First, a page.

2014 booth breakdown

Voter groupLIB prim %ALP 2CP %Total votes% of votes
North17.159.810,02825.8
South-West13.852.58,70222.4
South-East19.162.15,18913.3
Other votes17.752.98,00120.6
Pre-poll15.654.56,95117.9

2017 by-election booth breakdown

Voter groupGRN 2CP %Total votes% of votes
North56.310,09628.0
South-West60.49,62626.7
South-East55.43,62910.1
Other votes52.112,73735.3

Election results in Northcote at the 2014 Victorian state election
Click on the ‘visible layers’ box to toggle between two-candidate-preferred votes and Liberal primary votes.

Two-candidate-preferred votes at the 2017 Northcote by-election

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12 COMMENTS

  1. This seat will come down to whether the Liberals actually decide to stand in this seat (it has been flagged that they would not stand in inner city seats that are Labor vs Greens) and if they ultimately do (which I think they will), their HTV preference recommendations.

    Lidia Thorp is almost a star candidate in her own right. However, if the Libs stand and continue indicating preferences to Labor, I would have to favour Labor to regain it.

    The Greens will also not have the advantage of being able to pour all their resources into the seat as they could in the by election. Based on the 2014 election results, Northcote was the safest Labor vs Greens seat in the state (6.0%) and I estimate that based on the normal ‘rise of the Greens in inner Melbourne vote trajectory’, that the Greens were a couple of election cycles off from gaining the seat.

  2. As we’ve seen in the federal seat of Melbourne, once the Greens have the advantage of incumbency it may not matter who the Liberal Party directs preferences to.

  3. I remember hearing the claim that Libs not running in these kinds of seats is only a ~1% advantage to the Greens when compared to the Libs running and preferencing Labor. Obviously the Libs running and preferencing Green would be much more substantial advantage (10%?) but I doubt that will ever happen again, I don’t think the Liberals are very happy with electing Bandt to the federal lower house in hindsight.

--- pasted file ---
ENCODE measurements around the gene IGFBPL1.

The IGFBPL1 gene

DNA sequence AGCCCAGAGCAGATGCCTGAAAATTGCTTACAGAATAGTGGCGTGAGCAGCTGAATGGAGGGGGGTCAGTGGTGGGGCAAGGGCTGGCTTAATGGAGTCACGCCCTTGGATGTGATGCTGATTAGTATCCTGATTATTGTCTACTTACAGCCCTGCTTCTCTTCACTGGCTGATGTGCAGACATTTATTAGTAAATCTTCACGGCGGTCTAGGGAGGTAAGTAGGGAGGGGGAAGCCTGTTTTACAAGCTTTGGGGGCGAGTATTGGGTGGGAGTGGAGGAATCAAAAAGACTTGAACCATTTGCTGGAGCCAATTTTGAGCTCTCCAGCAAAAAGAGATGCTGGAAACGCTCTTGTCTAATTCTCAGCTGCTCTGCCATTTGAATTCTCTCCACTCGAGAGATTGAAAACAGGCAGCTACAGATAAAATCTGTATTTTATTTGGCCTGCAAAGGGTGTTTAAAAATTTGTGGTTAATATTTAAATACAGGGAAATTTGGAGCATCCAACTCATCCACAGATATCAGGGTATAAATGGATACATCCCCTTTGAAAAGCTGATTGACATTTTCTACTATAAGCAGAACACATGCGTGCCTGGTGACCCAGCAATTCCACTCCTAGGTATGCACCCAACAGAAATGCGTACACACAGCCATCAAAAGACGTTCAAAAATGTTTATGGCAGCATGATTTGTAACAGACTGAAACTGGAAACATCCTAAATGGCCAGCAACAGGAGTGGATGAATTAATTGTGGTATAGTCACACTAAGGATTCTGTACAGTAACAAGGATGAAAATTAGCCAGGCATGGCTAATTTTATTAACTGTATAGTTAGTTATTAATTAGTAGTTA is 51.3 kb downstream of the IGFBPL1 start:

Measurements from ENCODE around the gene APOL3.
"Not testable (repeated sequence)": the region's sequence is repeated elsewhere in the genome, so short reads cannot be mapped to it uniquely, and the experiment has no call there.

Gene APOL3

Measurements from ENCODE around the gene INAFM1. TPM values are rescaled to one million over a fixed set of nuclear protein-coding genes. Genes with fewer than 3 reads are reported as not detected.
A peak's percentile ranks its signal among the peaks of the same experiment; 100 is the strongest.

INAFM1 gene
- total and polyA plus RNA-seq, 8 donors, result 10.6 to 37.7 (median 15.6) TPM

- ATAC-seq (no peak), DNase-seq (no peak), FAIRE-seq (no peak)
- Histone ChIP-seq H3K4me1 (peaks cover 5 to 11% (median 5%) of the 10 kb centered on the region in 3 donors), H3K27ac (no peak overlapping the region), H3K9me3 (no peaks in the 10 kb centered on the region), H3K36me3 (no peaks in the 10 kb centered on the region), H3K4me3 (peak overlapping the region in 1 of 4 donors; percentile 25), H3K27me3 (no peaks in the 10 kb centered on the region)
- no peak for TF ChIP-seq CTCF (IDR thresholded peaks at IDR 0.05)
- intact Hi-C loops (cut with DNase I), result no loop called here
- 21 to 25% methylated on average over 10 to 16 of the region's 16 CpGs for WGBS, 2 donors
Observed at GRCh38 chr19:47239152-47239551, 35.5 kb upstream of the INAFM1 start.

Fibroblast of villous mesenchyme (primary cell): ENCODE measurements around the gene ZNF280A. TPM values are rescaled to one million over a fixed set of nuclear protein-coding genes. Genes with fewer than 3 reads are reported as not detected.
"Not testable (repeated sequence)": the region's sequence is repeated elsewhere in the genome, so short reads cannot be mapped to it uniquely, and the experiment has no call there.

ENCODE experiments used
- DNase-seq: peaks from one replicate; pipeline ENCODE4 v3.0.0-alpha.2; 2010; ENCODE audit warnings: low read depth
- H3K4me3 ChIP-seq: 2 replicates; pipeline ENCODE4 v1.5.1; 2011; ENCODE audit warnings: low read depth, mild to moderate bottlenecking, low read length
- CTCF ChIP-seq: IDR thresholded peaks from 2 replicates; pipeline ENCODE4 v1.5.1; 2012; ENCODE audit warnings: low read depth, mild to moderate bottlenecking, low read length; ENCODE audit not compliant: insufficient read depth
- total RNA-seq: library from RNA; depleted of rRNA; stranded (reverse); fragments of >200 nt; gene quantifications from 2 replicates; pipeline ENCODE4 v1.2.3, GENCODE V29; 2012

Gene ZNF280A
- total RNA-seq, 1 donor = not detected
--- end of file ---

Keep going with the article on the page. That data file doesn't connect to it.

4. Green hold with much the same margin. I don’t see why Thorpe would be considered a star candidate but the green brand in the inner city should be sufficient.

  5. The Liberals not running would hurt their Upper House vote though, especially if they chose to skip all of the ‘Labor vs Greens’ seats in this area.

    They need every vote they can get in Northern Metropolitan in order to try to win a second seat.

  6. Some rather distasteful signs up by the Labor candidate I’ve seen shared on social media.

    “Treaty with aboriginal Victorians. Only Labor delivers”

    A bizarre claim considering Lidia Thorpe’s heritage and public advocacy on the issue.

    That’ll backfire on Labor I’d predict.

  7. Liberals only hold one of the Northern Metro upperhouse seats, they cannot win a second seat here no matter what. Last time they got 1.3117 quotas and I don’t think they improve on that.

    However they will definitely hold their current seat even if they don’t run lower house candidates in places like Northcote, Brunswick and Richmond.

  8. .3 quota surplus is potentially enough to win the 5th seat. A fraction more to exclude the largest right wing micro party would do them wonders though.

  9. Disagree with the view that the Liberals couldn’t win a second seat in Melbourne’s north, if the ALP vote was to fall then it wont all go to the Greens, despite there being a view that former ALP voters are automatically Greens when as we have seen in the outer suburbs, many of the newer migrant communities are more socially conservative than say the post WWII migrant population.

  10. Mark Mulcair, that was when Yan Yean (ALP 4.0%) and Ivanhoe (ALP 1.7%) were in Northern Metro. The removal of these combined with the addition of safe Yuroke and Pascoe Vale means that the Libs don’t have the benefit of winnable seats in North Metro, as well as the benefit of the upper house vote there.

  11. Genuine question –

    Is this the first time two parties have fought a seat on who is better credentialed on Indigenous affairs?

    Labor is going hard on it, as are the Greens.

    Huge change from the traditional Labor / Libs mindset of not talking about those issues unless absolutely forced to